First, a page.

death Che's bones were located, identified by DNA, and moved here. Unlike other museums, this one is air-conditioned, which encourages the visitor to
is our first night in a casa particular. Outside the capital,
hotels are few. People are allowed
to rent out spare bedrooms to tourists and offer them meals. It's heavily taxed and regulated, but
gives many people access to vital dollars, and the competition is fierce. Each arriving bus is met by a crowd of
women with cards describing the attributes of their casas. It's cheap, and a great opportunity to meet the people and see how they
the air is electric ? Fidel has undergone emergency surgery. For the first time in 47 years, he has
temporarily ceded power to his brother, Raul. When the 6:30 news comes on, everyone is glued to the screen. From the buildup, tributes, and lack of
any actual hard information, I figure El Barbero is a goner. Instead of reporting on his condition and a prognosis, the entire
newscast consists of fluff. Our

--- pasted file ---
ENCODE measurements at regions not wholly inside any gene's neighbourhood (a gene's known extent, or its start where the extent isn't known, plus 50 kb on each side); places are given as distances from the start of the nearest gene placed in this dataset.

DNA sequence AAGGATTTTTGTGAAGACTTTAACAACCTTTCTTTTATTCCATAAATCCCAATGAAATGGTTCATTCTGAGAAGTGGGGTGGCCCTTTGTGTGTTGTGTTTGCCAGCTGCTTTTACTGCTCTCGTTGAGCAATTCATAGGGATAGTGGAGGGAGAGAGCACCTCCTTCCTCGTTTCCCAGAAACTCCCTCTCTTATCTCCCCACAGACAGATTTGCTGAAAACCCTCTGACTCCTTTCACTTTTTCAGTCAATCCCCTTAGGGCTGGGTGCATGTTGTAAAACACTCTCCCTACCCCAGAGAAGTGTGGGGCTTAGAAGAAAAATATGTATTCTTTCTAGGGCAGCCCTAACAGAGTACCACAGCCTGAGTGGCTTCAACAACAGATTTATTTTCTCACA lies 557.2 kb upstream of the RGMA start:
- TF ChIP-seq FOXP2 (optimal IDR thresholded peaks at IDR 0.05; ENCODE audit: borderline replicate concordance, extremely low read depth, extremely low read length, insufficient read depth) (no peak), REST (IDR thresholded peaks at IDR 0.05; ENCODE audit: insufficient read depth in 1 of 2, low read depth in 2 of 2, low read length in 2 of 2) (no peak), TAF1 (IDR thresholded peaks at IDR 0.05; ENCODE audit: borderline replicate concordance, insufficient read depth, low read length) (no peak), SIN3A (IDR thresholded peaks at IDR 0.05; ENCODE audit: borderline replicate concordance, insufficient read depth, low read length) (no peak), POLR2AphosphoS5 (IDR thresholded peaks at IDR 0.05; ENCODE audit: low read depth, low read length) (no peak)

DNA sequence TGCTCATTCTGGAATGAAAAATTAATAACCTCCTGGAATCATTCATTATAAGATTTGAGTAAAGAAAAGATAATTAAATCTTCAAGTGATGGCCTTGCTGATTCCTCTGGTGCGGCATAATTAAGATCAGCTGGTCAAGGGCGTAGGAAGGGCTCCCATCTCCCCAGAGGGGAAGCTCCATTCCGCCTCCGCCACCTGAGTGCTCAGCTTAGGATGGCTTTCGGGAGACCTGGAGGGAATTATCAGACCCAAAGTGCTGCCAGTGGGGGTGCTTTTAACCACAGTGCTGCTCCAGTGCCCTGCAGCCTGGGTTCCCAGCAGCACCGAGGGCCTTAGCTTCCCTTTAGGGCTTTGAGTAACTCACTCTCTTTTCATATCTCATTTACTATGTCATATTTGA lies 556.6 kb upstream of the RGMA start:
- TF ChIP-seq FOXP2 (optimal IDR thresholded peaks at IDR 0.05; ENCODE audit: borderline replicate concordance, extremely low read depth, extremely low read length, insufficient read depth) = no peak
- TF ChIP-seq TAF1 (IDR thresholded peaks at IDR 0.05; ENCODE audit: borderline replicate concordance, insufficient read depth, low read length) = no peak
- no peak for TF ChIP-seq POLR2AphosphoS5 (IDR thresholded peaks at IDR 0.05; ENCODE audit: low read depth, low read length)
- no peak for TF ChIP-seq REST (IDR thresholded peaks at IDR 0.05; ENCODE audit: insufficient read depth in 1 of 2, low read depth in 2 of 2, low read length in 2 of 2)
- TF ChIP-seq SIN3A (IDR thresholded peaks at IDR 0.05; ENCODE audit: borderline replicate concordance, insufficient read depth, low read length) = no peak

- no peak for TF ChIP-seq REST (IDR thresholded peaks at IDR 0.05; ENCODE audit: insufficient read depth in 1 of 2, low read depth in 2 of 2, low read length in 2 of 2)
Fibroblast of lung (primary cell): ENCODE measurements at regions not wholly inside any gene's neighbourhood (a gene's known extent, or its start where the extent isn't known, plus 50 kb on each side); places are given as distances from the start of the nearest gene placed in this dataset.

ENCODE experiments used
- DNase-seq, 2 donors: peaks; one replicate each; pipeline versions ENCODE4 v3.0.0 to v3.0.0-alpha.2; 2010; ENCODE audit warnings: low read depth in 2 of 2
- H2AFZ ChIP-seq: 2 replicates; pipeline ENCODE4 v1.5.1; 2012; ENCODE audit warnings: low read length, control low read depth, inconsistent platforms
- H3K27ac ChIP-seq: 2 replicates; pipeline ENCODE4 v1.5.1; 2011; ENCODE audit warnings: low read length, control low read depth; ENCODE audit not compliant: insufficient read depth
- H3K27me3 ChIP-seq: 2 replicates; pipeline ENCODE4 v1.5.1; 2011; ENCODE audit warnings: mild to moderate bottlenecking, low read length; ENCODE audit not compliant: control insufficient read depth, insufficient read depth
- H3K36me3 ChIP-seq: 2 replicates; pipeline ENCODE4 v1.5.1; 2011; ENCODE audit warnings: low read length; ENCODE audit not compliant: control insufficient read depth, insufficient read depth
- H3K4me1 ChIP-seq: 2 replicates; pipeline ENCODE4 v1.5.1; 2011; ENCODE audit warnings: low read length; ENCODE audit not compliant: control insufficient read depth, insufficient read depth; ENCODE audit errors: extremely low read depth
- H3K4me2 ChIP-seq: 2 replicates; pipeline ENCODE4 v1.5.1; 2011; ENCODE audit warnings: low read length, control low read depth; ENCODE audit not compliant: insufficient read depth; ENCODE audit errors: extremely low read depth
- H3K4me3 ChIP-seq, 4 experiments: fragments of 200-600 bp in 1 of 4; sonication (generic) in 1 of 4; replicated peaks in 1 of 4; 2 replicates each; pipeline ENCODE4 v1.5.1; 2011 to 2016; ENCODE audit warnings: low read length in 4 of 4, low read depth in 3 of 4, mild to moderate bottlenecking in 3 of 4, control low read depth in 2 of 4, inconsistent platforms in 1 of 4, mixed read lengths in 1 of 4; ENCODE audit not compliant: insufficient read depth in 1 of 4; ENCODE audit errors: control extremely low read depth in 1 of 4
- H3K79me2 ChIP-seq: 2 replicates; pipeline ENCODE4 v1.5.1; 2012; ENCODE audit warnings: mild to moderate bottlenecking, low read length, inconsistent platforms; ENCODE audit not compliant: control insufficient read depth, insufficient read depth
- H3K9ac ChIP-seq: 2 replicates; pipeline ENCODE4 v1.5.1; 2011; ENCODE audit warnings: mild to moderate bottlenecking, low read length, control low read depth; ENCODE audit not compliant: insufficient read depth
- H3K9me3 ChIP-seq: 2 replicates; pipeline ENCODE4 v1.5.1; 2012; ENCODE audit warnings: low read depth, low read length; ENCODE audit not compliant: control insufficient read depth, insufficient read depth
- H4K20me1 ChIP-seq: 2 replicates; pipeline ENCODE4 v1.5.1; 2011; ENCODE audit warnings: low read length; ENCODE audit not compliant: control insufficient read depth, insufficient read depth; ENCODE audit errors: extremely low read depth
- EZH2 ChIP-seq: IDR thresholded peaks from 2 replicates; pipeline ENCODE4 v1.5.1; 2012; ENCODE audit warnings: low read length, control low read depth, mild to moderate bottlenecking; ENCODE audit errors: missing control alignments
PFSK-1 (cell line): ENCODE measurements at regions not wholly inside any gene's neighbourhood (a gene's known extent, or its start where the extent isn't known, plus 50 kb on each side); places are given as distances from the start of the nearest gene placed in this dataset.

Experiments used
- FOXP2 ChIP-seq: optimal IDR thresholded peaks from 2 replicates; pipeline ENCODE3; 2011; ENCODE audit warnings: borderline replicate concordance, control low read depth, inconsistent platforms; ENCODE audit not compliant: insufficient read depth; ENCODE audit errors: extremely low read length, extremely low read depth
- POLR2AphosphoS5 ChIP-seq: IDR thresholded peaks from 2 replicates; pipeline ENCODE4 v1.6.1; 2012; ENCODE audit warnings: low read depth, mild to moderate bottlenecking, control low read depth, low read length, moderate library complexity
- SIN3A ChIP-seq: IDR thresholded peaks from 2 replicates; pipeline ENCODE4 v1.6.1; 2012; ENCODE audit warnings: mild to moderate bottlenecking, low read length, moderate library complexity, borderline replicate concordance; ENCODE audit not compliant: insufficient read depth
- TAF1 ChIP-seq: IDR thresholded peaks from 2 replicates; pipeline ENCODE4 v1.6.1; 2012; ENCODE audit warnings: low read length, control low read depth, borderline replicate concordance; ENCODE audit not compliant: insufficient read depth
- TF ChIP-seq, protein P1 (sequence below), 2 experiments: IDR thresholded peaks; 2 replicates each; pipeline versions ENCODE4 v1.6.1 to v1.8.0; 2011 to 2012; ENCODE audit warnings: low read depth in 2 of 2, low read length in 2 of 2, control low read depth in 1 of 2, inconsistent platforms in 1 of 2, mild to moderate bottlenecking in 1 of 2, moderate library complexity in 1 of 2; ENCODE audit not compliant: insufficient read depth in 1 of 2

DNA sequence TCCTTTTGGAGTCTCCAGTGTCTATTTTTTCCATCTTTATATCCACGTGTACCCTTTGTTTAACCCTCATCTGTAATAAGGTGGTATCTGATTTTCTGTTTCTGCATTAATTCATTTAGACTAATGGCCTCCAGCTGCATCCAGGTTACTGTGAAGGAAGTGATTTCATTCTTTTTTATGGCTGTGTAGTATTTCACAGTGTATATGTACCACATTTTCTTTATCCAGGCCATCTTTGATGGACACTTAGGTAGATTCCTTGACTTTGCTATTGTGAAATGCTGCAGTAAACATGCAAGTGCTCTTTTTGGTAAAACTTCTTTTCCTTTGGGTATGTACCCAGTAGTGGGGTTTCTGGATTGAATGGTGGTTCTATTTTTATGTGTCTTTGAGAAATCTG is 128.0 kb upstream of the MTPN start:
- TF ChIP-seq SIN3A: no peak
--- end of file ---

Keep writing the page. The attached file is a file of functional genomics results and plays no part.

landlady is a true believer ? when the party hack announces that all will be
fine, she applauds along with the toadies on the screen. Meanwhile, in Miami, they are dancing
in the streets.
really nothing else to see in Santa Clara, so the next day we move on to
Trinidad, a gem of a colonial city with postcard scenes around every
corner. The city is also home to
the museum commemorating the war against the banditos. Castro and his men were revolutionaries who fought FOR the people. Those who resisted his rule were
bandits and pirates. In this part of island the fighting
went on for years.
next day is a rail journey of sorts. A line built to haul sugar from the fields now takes tourists in open
carriages 15 miles out into the lush countryside. After a few hours, it makes the return journey. It are supposed to be pulled by a 1919
steam locomotive, but they must not have gotten it working that day because
ours is a diesel. Due to delays,
the trip takes the better part of a day, but a very scenic and pleasant one.
third day in Trinidad is a horseback ride. We depart from the edge of town and enter a national
park. After about an hour we
dismount for lunch and to hike to a waterfall, where some go swimming. Then, the reverse route back.
to Camaguey, about a six hour bus ride to the east. The Trinidad bus station has an air-conditioned waiting
room, but to get in it you have to show your passport (that you have one) ?cool